The best US cities to visit

Pink Lady’s Slippers

Pink Lady’s Slippers, members of the orchid family, grow in a variety of habitats: moist woods and bogs, like those around Divide Lake, as well as dry woods, cliffs, and inland sandy soils. Orchids form the largest family of flowering plants in terms of the number of species. While there are many different kinds of orchids, they seldom, if ever, dominate a habitat. A leafless stalk bears the inflated, slipper-like flower of the Pink Lady’s Slipper to a height of about 12 inches around late June. The genus name of the lady slippers group of flowers (Cypripdeium) is Latin for Venus’ slipper.

At the northern limit of their range, Pink Lady’s Slippers stretch across Canada from Saskatchewan to Newfoundland and Nova Scotia, and from Alabama to South Carolina in the south. Enjoy all wildflowers in their natural environment. Some, like the lady slipper, have a difficult time reproducing, even in the wild, and usually don’t do well when transplanted to wildflower gardens. The requirements for healthy wildflowers can be very specific and they suffer and die when gardeners can’t match these conditions.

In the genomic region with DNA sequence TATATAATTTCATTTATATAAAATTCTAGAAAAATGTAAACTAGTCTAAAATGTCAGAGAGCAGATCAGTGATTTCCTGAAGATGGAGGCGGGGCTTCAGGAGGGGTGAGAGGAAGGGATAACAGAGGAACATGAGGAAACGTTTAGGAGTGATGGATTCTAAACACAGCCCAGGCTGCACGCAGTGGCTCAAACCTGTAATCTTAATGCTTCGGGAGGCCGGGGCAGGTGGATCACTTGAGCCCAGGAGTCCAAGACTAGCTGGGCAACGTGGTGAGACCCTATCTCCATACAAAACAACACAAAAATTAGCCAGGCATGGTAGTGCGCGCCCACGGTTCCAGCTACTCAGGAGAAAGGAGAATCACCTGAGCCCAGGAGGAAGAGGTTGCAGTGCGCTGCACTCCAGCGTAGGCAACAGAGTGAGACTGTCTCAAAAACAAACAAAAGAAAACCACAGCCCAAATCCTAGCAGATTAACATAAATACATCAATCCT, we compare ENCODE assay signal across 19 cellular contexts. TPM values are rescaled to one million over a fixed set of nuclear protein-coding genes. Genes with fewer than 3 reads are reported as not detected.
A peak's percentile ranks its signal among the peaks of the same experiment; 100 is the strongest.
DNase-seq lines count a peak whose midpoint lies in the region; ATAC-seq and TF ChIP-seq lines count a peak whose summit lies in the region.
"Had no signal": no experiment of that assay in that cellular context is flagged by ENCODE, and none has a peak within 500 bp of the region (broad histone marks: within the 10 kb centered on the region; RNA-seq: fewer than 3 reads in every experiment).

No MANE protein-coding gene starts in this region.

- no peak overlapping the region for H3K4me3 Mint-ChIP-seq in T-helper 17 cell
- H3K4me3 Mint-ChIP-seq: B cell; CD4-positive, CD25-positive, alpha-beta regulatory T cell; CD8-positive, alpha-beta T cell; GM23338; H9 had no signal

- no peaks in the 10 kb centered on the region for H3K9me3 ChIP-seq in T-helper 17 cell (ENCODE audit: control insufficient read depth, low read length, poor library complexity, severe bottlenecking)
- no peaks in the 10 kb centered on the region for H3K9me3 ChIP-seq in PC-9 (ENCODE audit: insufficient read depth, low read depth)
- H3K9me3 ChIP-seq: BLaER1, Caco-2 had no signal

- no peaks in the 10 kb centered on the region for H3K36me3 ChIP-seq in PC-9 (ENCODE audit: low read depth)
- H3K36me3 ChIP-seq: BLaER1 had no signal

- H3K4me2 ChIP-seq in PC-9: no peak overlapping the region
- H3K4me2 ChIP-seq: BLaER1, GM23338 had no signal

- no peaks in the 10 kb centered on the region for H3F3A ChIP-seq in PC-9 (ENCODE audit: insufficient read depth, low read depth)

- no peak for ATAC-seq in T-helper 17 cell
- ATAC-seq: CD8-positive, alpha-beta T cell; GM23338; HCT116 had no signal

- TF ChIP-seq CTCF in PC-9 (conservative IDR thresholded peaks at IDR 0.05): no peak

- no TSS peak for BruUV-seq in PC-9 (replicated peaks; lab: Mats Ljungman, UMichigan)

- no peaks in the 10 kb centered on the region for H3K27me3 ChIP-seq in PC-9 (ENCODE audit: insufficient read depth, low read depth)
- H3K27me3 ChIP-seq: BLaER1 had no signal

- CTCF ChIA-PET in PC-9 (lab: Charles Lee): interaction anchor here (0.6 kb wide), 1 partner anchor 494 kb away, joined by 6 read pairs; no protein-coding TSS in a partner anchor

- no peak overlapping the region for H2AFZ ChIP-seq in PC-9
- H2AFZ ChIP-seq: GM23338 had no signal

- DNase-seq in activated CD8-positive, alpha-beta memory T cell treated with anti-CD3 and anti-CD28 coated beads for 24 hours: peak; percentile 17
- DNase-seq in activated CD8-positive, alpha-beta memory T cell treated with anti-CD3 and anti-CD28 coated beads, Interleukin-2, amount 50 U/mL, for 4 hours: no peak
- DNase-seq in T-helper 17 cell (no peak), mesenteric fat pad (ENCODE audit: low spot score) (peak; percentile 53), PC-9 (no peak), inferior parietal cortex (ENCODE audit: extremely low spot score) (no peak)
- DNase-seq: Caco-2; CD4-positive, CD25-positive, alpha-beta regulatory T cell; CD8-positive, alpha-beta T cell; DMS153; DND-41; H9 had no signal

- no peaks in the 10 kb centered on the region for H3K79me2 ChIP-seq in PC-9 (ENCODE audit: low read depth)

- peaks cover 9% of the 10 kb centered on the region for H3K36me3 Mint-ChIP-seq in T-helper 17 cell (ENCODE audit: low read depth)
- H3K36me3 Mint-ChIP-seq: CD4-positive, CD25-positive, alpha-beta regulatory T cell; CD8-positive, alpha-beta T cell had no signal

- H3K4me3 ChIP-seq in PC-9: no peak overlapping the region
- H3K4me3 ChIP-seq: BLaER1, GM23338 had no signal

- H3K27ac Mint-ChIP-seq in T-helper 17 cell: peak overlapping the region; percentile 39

The route around Divide Lake closely approaches the lake in places, but also moves away from it and onto ridges to get around lakeside bogs and wetlands. There are several overlooks, some with benches that provide convenient spots to stop and rest. The benches are also good places to sit and see what wildlife presents itself. Besides the benches, the campsite on Blueberry Point, which juts out into the lake, is an excellent vantage point from which to view the lake and all its goings on. The morning and evening hours are the best times to catch glimpses of wildlife. Scat along the trail indicates that moose frequent the area in winter. Because of its short length, wide trail, and gentle terrain, this trail would be a good one to use in winter for your early adventures on snowshoes.

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